A few pre-Thanksgiving items:
- International Journal of Modern Physics A has a new issue with “Featured Topic” part I of a discussion of the proposed Chinese supercollider project. The high profile contributions are from C. N. Yang, China should not build a supercollider at this time, and a response from David Gross: Why China should build the Great Collider. Both I think do a good job of making the case for and against the project, with the central question that of the high cost. If this was a $1 billion project there would be no question it would get done, and if it was a $100 billion project it could never happen. The problem is that the order of magnitude is $10 billion.
There are some other contributions to the debate, including sensible pro-collider pieces by Yifang Wang and Weimin Wu. There’s also a bizarre piece by Henry Tye, making an ad hominem argument against Yang, based on the fact that in 1980 Yang was skeptical about the future of high energy physics. I’m afraid that this doesn’t work very well as an argument against Yang, whose prediction of no post-1980 breakthroughs looks unfortunately prescient these days.
- According to the New York Times, one possibly imminent non-HEP breakthrough is a Microsoft quantum computer. Their project grew out of one they funded led by topologist Mike Freedman.
- Last weekend there was a celebration at Caltech of John Schwarz’s 75th birthday. No slides or video of talks it seems. I’ve wondered what Susskind’s take on supersymmetry is these days, so curious what might have been in his talk entitled “Supersymmetry and the Limits of What We Know”.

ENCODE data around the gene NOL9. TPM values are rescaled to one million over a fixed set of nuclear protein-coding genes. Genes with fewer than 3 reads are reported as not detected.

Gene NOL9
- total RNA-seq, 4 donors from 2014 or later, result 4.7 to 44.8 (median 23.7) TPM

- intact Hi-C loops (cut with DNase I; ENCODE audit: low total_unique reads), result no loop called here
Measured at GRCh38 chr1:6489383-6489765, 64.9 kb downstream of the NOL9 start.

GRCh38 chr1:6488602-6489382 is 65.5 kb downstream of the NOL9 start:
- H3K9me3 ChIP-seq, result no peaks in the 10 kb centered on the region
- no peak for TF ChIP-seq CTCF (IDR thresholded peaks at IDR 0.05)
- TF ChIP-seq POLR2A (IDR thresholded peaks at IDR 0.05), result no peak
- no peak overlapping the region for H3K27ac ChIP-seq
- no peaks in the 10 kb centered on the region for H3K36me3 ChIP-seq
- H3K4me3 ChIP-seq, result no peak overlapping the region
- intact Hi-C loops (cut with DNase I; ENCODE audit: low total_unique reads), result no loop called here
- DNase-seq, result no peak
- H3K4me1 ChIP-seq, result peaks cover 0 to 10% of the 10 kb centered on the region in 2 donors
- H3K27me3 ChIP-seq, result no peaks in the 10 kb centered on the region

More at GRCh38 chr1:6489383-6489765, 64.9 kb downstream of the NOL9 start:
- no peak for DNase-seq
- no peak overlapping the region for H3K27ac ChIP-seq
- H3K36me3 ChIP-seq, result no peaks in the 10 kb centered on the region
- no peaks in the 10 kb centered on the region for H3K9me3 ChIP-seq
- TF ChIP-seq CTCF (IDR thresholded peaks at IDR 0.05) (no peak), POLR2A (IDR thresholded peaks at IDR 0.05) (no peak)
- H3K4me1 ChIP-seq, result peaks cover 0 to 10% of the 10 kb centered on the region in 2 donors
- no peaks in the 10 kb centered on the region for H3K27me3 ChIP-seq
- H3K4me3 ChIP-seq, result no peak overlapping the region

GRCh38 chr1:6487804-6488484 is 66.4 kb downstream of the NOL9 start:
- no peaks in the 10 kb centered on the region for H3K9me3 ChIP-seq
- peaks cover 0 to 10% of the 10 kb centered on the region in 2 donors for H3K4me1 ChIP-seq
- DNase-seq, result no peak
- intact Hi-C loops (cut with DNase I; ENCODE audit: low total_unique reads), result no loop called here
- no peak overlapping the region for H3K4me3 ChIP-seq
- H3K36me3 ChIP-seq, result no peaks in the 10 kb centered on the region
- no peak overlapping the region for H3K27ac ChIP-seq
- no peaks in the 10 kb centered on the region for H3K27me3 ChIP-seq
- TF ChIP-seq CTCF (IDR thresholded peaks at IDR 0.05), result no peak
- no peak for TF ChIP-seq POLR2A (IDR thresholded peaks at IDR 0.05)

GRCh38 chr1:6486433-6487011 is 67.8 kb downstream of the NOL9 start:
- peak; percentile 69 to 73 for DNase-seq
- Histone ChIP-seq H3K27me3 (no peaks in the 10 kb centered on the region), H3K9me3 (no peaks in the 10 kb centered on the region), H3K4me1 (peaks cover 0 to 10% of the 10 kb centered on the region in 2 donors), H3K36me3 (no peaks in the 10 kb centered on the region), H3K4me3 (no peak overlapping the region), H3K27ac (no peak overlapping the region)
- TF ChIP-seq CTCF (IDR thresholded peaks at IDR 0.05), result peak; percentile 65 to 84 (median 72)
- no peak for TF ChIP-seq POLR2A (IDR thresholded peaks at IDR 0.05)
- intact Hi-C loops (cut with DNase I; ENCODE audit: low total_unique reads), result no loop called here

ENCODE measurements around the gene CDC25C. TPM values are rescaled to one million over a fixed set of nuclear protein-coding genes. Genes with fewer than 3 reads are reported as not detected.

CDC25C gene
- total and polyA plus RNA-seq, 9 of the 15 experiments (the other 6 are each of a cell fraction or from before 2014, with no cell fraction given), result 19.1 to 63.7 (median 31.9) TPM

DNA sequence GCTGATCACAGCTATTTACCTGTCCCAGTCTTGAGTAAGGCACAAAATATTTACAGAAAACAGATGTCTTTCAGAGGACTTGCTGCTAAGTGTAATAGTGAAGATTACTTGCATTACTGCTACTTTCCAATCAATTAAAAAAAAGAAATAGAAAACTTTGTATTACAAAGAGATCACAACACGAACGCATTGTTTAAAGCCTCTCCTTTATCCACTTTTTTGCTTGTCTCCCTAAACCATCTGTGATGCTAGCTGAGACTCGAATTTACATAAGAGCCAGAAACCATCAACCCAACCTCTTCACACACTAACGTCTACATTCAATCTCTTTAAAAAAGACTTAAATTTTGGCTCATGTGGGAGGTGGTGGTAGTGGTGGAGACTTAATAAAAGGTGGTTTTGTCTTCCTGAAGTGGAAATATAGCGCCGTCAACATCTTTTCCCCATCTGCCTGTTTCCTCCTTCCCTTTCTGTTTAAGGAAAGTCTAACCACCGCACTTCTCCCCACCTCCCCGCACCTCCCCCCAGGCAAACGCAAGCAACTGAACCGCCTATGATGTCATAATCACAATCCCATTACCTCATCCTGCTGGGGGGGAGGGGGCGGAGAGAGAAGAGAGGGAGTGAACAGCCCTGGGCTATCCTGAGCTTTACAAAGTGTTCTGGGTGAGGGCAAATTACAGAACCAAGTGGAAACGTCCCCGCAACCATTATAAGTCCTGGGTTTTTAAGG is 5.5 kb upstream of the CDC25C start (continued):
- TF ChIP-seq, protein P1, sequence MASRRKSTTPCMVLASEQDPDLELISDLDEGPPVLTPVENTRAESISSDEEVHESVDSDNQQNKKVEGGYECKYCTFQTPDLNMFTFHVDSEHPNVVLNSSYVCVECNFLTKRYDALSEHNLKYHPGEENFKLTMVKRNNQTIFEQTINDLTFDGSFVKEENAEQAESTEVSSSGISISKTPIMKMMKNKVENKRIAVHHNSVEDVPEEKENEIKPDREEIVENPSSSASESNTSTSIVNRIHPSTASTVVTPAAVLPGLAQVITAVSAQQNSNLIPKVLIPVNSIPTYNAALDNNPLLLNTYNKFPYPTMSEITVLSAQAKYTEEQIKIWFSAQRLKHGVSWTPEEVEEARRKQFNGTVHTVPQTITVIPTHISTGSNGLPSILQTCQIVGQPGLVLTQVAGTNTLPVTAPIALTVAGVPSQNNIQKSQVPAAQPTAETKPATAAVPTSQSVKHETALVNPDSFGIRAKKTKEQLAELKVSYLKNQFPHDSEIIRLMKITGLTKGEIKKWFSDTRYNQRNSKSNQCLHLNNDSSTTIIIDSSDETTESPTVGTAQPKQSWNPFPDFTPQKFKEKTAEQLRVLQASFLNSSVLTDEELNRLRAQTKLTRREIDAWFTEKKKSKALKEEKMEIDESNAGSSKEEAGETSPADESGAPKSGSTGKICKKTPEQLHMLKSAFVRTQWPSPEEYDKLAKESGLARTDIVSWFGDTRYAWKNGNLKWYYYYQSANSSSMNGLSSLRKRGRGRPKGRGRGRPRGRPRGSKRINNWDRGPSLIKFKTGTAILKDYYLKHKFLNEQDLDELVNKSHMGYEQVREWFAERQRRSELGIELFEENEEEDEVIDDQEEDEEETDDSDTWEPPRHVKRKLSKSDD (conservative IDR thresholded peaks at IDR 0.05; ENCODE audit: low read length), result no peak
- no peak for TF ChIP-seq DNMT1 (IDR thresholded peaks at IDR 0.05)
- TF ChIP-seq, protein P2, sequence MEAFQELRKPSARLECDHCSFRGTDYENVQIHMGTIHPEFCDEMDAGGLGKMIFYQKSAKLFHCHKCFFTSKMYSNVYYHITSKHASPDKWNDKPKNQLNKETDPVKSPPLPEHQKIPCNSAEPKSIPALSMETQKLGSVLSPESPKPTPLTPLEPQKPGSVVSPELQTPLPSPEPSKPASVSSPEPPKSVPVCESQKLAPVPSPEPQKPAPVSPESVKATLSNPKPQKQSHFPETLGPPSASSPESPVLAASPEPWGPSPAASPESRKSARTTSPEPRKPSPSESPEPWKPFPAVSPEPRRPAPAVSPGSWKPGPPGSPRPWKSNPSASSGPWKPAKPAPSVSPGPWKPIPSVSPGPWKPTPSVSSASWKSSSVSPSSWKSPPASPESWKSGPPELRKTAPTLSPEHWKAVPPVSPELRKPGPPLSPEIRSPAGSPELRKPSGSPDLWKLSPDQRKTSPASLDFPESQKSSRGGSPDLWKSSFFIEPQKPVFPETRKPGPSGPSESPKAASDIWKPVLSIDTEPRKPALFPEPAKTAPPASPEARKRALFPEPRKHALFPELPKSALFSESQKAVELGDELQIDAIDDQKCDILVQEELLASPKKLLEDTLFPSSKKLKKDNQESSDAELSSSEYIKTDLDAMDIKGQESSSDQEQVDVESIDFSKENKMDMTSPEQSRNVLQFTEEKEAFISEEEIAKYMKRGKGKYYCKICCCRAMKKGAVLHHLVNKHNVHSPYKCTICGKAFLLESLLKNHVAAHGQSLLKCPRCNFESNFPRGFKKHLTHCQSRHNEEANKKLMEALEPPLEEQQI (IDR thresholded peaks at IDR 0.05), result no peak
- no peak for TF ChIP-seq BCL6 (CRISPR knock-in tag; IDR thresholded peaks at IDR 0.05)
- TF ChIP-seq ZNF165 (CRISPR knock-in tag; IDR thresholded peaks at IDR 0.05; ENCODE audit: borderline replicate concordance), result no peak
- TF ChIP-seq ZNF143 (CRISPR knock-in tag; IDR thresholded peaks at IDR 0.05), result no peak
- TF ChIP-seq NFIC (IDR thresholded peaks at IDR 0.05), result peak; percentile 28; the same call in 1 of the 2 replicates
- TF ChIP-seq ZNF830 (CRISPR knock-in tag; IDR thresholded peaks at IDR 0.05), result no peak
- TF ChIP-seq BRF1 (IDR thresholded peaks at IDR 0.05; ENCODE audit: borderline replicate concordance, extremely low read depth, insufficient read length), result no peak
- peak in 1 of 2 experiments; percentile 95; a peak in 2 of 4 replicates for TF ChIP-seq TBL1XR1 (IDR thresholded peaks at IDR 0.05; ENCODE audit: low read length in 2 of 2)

- Howard Burton was the founding director of Perimeter, helping to get it off the ground and turn it into the success it has become (Sabine Hossenfelder here notes that the term of the current director Neil Turok is up and wonders who is next). In recent years Burton has been running something he calls Ideas Roadshow, and now has a new blog called In Search of Refinement. He writes about a recent event with Roger Penrose, discussing his new book, and has kind things to say about my review of the book. Ideas Roadshow now has accumulated a significant number of interesting interviews, worth your while if you’re looking for high-quality but not free internet content to support.
Update: One more. Yet more private funding for US scientific research. The New York Times reports on the Simons Foundation Flatiron Institute, a planned $80 million/year, 200 employee research institute. The focus will be on computational work, and doing better science by freeing scientists from having to apply for grants.